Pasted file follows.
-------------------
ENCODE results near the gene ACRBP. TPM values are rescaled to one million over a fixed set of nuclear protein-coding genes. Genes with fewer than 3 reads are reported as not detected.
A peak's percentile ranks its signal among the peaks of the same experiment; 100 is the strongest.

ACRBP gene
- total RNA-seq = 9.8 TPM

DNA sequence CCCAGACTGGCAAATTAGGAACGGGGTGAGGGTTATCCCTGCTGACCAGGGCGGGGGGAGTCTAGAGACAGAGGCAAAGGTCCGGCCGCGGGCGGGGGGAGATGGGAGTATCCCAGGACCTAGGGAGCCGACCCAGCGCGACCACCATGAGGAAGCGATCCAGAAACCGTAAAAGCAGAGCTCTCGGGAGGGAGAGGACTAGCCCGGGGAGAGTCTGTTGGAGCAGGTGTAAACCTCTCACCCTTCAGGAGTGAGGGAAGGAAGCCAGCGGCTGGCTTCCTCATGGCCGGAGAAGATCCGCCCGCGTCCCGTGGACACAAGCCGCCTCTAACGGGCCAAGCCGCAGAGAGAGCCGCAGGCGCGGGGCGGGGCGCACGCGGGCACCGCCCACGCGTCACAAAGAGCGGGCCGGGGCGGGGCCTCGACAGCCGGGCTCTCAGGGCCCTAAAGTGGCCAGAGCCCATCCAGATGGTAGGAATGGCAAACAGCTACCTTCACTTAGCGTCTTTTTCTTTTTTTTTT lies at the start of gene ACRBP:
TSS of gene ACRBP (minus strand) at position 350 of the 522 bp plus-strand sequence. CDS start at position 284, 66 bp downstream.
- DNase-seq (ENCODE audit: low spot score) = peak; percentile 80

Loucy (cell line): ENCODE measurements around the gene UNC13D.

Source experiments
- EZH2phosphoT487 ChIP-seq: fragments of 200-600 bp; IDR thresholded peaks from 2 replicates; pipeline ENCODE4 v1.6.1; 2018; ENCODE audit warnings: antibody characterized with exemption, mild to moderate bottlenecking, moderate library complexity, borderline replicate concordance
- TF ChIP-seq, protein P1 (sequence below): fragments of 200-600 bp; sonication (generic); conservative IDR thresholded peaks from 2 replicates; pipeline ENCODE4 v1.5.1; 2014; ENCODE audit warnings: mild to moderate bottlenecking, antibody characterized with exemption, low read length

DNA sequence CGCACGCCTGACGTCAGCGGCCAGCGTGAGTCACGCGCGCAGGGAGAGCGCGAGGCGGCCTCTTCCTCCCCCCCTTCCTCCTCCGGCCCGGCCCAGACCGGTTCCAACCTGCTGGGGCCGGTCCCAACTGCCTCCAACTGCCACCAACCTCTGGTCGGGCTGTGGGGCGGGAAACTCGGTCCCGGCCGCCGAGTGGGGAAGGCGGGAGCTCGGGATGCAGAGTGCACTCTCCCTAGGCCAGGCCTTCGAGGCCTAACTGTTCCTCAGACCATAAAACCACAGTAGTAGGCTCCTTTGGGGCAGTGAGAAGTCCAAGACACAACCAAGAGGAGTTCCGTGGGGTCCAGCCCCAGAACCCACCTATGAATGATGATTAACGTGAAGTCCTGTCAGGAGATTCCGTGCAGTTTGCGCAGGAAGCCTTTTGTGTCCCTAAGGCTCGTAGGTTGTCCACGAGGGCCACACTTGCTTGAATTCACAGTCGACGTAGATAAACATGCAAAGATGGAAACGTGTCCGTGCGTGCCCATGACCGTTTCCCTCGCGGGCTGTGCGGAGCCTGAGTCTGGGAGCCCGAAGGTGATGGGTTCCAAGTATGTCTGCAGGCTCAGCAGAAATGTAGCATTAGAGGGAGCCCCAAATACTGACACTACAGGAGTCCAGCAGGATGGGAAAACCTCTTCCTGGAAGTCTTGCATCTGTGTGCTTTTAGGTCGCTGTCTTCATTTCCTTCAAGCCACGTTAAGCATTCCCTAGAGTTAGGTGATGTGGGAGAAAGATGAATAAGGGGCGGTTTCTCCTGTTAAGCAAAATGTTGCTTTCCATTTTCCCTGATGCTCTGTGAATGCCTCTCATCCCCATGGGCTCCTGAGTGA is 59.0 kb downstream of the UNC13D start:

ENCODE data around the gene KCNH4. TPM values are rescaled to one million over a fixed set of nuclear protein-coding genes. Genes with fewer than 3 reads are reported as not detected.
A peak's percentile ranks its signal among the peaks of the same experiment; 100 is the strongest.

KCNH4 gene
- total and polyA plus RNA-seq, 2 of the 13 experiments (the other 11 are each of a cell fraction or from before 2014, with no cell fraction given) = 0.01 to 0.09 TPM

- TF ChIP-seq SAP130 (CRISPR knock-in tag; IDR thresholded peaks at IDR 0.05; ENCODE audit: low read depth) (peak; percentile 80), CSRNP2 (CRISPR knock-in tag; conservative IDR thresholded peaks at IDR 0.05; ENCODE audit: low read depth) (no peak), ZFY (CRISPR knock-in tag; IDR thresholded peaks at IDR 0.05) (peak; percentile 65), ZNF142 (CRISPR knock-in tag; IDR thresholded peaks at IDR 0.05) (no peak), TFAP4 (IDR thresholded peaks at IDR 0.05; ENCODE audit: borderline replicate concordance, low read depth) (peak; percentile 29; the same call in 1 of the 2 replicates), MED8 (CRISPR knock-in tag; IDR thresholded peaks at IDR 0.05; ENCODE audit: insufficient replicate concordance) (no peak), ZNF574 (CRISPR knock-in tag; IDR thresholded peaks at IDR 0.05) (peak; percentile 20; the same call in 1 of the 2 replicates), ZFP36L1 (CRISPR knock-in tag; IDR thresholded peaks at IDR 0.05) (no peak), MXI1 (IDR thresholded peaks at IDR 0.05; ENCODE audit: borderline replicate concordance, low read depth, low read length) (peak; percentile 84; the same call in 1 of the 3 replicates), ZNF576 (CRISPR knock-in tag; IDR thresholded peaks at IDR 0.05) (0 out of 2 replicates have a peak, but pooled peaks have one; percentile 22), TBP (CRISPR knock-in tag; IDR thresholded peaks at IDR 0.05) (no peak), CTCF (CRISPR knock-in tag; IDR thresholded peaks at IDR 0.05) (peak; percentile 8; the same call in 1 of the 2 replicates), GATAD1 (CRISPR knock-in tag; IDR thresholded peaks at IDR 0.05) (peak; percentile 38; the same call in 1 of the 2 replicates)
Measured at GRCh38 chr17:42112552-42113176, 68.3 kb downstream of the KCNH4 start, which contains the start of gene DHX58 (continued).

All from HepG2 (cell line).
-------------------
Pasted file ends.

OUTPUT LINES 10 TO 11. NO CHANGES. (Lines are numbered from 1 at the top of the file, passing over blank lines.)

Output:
- EZH2phosphoT487 ChIP-seq: fragments of 200-600 bp; IDR thresholded peaks from 2 replicates; pipeline ENCODE4 v1.6.1; 2018; ENCODE audit warnings: antibody characterized with exemption, mild to moderate bottlenecking, moderate library complexity, borderline replicate concordance
- TF ChIP-seq, protein P1 (sequence below): fragments of 200-600 bp; sonication (generic); conservative IDR thresholded peaks from 2 replicates; pipeline ENCODE4 v1.5.1; 2014; ENCODE audit warnings: mild to moderate bottlenecking, antibody characterized with exemption, low read length